The Catechetical Saints
Part 9

 

We believe that Jesus of Nazareth,
born a Jew of a daughter of Israel at Bethlehem…
is the eternal Son of God made man.
(CATECHISM #423)


            Every crèche erected this December witnesses to how thoroughly St. Francis kept Christ in Christmas.  And millions of television viewers tuning in for multiple seasonal specials owe a debt of gratitude to television’s heavenly patroness, St. Clare, whose final earthly Christmas Eve was marked by a miraculous vision of Nativity celebrations, not in her own monastery chapel, but at the Basilica of St. Francis on the other side of Assisi.

Jesus was born in a humble stable, into a poor family.
Simple shepherds were the first witnesses to this event.
In this poverty, heaven’s glory was made manifest.
The Church never tires of singing of the glory of this night. 
(525)

          Neither did St. Francis and St. Clare.  The Little Poor Man, desiring to see it all as it really was, sent oxen and asses and a crowd of townspeople climbing up Mount Greccio in the cold of Christmas Eve 1223 to see the new Bethlehem he had erected under the stars.  St. Clare, glorying in the poverty of the Infant Savior, counseled her Sisters to cherish their poor, cross-form habits for the love of the most holy and beloved Child, wrapped in such poor little swaddling clothes and laid in a manger.  (Rule of St. Clare, chapter 2)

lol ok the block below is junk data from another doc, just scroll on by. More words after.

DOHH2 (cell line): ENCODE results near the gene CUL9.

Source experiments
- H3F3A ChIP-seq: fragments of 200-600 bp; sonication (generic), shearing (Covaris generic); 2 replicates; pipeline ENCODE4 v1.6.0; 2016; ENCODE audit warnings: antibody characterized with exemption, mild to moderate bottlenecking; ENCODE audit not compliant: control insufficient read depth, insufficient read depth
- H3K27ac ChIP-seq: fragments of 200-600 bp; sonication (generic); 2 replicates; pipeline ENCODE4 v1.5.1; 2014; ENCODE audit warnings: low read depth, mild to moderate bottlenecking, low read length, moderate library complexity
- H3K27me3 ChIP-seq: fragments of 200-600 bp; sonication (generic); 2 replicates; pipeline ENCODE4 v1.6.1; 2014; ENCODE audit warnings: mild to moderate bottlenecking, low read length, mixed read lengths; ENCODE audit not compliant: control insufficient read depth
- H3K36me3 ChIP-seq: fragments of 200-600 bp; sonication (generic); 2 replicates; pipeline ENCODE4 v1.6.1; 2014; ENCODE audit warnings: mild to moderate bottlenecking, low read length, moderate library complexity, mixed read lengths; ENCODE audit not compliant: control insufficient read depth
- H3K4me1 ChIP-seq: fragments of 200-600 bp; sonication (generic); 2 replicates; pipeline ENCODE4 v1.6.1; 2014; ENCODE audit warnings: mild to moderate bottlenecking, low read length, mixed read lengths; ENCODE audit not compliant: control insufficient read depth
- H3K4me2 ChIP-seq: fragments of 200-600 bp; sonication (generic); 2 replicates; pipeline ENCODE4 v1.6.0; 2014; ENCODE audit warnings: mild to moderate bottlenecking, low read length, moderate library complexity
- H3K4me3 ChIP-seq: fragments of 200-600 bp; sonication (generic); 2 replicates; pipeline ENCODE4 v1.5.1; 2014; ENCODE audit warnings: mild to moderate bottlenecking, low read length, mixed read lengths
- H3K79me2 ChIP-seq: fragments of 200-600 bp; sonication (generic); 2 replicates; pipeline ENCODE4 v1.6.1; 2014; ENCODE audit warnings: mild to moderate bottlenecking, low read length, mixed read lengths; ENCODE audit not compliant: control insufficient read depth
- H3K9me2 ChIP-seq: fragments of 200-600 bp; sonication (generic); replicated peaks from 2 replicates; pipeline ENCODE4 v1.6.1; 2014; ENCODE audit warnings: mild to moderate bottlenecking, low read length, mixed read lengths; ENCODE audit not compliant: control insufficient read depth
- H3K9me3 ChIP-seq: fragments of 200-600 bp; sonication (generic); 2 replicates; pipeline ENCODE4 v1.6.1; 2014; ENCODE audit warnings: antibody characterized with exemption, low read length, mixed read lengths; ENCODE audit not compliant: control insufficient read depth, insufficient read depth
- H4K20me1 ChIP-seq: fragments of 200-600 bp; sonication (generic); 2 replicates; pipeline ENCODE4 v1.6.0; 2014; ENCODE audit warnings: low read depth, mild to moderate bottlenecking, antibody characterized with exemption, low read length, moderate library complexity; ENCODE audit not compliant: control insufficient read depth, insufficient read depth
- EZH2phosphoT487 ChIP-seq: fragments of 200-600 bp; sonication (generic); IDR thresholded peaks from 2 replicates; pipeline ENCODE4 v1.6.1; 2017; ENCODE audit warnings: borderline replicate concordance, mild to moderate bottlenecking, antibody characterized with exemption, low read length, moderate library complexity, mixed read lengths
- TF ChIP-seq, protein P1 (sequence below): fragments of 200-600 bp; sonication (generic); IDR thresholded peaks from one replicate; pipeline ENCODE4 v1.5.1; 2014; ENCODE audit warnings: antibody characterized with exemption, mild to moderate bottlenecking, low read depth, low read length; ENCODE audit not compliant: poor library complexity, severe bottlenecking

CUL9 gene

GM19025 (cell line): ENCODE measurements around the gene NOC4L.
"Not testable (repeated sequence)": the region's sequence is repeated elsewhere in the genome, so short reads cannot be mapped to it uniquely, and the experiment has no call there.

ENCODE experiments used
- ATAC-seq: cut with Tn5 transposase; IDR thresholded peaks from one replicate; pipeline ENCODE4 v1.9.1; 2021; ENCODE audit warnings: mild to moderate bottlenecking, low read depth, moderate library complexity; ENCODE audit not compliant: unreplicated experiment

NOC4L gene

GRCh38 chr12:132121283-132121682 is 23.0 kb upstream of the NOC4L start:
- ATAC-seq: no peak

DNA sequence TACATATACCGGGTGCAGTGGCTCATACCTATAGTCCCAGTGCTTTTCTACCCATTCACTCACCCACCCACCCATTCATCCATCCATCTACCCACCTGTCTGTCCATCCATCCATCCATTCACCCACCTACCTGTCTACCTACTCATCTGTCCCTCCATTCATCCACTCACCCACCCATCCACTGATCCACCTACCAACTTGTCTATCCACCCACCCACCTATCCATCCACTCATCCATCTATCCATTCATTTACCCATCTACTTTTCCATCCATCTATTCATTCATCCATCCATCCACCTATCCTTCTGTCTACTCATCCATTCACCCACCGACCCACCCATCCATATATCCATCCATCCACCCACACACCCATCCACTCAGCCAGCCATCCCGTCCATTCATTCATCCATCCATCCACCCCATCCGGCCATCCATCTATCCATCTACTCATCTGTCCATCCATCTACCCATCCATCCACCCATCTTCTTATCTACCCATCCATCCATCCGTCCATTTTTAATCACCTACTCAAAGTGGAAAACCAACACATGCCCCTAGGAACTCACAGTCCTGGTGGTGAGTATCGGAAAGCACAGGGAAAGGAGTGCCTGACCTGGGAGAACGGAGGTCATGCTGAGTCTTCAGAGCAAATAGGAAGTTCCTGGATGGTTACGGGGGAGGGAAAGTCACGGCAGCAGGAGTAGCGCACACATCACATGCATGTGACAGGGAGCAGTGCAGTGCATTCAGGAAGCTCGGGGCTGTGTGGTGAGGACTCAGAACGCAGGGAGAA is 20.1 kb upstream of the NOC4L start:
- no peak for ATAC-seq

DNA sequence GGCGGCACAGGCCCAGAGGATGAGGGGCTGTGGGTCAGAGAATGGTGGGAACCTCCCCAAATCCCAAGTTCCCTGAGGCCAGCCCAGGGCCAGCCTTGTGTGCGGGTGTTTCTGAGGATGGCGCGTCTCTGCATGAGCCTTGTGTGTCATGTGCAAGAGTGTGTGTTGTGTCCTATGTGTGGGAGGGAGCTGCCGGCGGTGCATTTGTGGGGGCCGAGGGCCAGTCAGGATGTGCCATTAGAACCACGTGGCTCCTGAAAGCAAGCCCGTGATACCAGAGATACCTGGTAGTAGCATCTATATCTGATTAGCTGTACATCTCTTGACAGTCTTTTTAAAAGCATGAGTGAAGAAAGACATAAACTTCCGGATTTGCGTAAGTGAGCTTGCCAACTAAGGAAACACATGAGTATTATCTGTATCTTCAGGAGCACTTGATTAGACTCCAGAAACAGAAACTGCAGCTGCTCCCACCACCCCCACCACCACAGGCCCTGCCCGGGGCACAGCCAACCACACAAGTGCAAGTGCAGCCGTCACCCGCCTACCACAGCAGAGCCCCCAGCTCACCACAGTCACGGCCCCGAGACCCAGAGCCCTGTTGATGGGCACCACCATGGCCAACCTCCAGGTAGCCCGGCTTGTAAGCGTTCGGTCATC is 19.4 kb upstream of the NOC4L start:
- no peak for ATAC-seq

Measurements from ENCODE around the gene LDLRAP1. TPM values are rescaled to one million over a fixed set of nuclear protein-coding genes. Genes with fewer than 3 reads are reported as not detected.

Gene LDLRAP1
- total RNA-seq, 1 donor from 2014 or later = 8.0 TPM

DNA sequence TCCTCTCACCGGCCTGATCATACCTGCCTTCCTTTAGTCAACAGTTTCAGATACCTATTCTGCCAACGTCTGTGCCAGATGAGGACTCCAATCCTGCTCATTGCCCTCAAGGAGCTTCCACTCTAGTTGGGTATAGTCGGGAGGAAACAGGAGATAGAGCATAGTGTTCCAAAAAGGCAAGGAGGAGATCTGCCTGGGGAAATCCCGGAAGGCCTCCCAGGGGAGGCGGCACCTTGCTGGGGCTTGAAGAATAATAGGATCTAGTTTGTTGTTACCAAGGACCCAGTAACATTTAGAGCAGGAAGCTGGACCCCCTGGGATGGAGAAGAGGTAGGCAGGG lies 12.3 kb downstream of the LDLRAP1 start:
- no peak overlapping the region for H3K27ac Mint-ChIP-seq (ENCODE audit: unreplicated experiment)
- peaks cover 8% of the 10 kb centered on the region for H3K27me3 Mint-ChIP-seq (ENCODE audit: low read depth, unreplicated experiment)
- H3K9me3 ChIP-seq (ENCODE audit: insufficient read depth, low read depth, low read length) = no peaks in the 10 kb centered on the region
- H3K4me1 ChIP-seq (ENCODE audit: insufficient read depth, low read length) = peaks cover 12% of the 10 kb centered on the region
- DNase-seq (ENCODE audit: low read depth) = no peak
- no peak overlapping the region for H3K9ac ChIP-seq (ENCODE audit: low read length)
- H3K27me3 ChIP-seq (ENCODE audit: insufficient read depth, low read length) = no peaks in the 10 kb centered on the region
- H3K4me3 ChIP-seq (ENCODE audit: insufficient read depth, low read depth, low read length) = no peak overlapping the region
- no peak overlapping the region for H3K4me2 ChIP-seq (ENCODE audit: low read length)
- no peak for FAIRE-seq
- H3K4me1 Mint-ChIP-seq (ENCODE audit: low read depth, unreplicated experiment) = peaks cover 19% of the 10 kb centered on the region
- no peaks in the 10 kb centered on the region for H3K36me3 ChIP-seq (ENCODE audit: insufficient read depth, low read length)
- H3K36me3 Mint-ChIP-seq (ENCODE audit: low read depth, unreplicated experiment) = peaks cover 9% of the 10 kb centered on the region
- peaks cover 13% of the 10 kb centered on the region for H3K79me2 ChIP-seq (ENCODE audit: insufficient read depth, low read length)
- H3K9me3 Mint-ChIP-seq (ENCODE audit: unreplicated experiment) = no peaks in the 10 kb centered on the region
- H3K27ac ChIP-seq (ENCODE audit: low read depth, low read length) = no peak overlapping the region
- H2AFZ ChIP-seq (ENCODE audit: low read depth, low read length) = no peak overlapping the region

God has acted far beyond all expectation --
He has sent His own “beloved Son.”
(422)

          Here lies the secret of real Christmas joy that neither shopping days’ counts nor overly tinseled trees can usurp.  Who of us has not been stopped somewhere on the overly busy road to December 25 -- perhaps in a moment of stillness or by the gentleness of a song -- to marvel as Clare and Francis did at what REALLY took place in Bethlehem over two thousand years ago?  O marvelous humility!  O astounding poverty! wrote an exultant St. Clare.  The King of angels, the Lord of heaven and earth, is laid in a manger!  And the on-going Christmas wonder is that the Son of God still desires to dwell among us, still wants to be laid in the manger of our hearts, to begin anew His life of love in us, for it is

          only when Christ is formed in us
(that) the mystery of Christmas
will be fulfilled in us.
Christmas is the mystery of this marvelous exchange:
“we have been made sharers in the divinity of Christ
who humbled Himself to share in our humanity.
(526)

          Yes, the Church never tires of singing of the glory of Christmas night. . . and neither should we.

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